I Am not without Some Hopes to push over By the Next opportunity five or Six Merinos that might Be got at Nantz as Belonging to mr Livingston who Has five to claim; Of this I will Confer With Gal armstrong—I am Sure that the idea of a division of them with you would more than any thing influence the Minister to let a dozen go. So He Said at the first word Spoken to Him on the difficulty I Had to manage it Under His predecessor.
RC (DLC); edge frayed; addressed: “Thomas Jefferson esq Monticelo State of Virginia”; endorsed by TJ as received 24 Nov. 1809 and so recorded in SJL. Tr (DLC). Enclosed in James Madison to TJ, 6 Nov. 1809.
In his last letter of 22 Aug. 1809, Champagny, the French foreign minister, advised American minister to France John Armstrong of France’s position on neutral rights and indicated that French restrictions on neutral trade with Britain would continue until the British Orders in Council were revoked (ASP description begins American State Papers: Documents, Legislative and Executive, of the Congress of the United States, 1832–61, 38 vols. description ends , Foreign Relations, 3:325–6). Joseph fouché, duc d’Otrante, the minister of police, served as interim head of the French interior department in 1809 (Connelly, Napoleonic France description begins Owen Connelly and others, eds., Historical Dictionary of Napoleonic France, 1985 description ends , 188–9).
Isaac A. coles carried TJ’s 24 Feb. 1809 letter to Lafayette (DLC), enclosing a letter from Armand duplantier to Lafayette, and a copy of Duplantier to TJ, 23 Nov. 1808 (DLC). Duplantier, a Frenchman who had served in the American Revolution under Lafayette, moved after the war to Louisiana, where he managed the survey of Lafayette’s lands and otherwise acted as his agent in Orleans Territory (Terr. Papers description begins Clarence E. Carter and John Porter Bloom, eds., The Territorial Papers of the United States, 1934–75, 28 vols. description ends , 9:255, 452, 566, 605).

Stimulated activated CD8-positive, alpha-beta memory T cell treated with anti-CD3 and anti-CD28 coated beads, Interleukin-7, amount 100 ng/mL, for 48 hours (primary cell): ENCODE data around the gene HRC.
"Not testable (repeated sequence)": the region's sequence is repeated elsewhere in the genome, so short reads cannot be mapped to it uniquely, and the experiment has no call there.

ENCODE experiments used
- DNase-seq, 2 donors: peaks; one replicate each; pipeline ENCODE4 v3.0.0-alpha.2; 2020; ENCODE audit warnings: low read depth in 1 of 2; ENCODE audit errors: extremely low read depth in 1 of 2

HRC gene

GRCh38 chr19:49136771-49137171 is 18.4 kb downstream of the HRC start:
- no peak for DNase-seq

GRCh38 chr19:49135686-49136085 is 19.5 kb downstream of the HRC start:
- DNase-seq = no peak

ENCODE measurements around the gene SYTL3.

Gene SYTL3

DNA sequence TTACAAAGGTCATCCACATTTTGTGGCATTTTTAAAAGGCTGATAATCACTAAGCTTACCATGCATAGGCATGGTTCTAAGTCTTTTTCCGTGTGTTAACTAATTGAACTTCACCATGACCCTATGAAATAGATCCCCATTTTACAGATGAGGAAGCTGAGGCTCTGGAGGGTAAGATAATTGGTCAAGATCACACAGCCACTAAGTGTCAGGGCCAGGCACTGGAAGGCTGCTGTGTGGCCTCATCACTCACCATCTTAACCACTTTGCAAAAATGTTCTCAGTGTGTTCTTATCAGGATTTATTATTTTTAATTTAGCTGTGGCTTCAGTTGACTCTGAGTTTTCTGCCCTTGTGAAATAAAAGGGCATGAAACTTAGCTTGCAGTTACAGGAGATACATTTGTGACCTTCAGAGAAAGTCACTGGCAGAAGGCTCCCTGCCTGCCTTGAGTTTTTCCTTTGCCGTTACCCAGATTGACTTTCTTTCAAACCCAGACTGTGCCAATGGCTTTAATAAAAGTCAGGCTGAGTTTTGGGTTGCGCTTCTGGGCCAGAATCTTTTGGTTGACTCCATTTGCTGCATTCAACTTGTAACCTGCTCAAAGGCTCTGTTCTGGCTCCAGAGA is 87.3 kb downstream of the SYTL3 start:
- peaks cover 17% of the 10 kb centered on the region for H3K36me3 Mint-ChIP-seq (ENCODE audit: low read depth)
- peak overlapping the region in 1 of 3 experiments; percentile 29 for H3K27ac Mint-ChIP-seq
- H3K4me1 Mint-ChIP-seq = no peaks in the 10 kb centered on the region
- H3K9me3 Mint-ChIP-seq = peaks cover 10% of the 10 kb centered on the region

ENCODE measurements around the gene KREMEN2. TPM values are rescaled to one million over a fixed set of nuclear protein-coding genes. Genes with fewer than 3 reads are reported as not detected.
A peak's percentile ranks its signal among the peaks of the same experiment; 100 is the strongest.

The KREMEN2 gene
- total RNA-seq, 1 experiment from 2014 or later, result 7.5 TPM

The large-scale British invasion of Walcheren temporarily captured flushing but was otherwise a failure (Connelly, Napoleonic France description begins Owen Connelly and others, eds., Historical Dictionary of Napoleonic France, 1985 description ends , 496).
1. Thus in manuscript. Lafayette probably meant “such a despiser.”
2. Manuscript: “weeeks.”
3. Word interlined.
4. Manuscript: “wit.”
5. Manuscript: “Yelds.”
6. Manuscript: “Napoleo.”
- Armstrong, John; U.S. minister to France search
- Austria; and Treaty of Tilsit search
- Cadore, duc de, Jean Baptiste Nompère de Champagny search
- Coles, Isaac A.; agent to Europe search
- Duplantier, Gabriel Armand Allard; and Lafayette’s La. land search
- Flushing (Netherlands) search
- Fouché, Joseph, duc d’Otrante search
- France; and Treaty of Tilsit search
- Francis I, emperor of Austria; and treaty with Russia search
- Lafayette, Marie Joseph Paul Yves Roch Gilbert du Motier, marquis de; and I. A. Coles search
- Lafayette, Marie Joseph Paul Yves Roch Gilbert du Motier, marquis de; and Madame de Tessé search
- Lafayette, Marie Joseph Paul Yves Roch Gilbert du Motier, marquis de; land of, in La. search
- Lafayette, Marie Joseph Paul Yves Roch Gilbert du Motier, marquis de; letters from search
- Lafayette, Marie Joseph Paul Yves Roch Gilbert du Motier, marquis de; sends merino sheep search
- La Grange (Lafayette’s French estate) search
- Livingston, Robert R.; and merino sheep search
- merino sheep; Lafayette to send to TJ search
- Napoleon I, emperor of France; and Great Britain search
- Napoleon I, emperor of France; health of search
- Napoleon I, emperor of France; Lafayette on search
- Orleans Territory; Lafayette’s land in search
- Russia; and Treaty of Tilsit search
- Tessé, Adrienne Catherine de Noailles de; and I. A. Coles search
- Tessé, Adrienne Catherine de Noailles de; and Lafayette search
- Tessé, René Mans Froulay, comte de; and I. A. Coles search
- Tessé, René Mans Froulay, comte de; and Lafayette search
- The Netherlands; Battle at Flushing search
- Walcheren Island; British invasion of search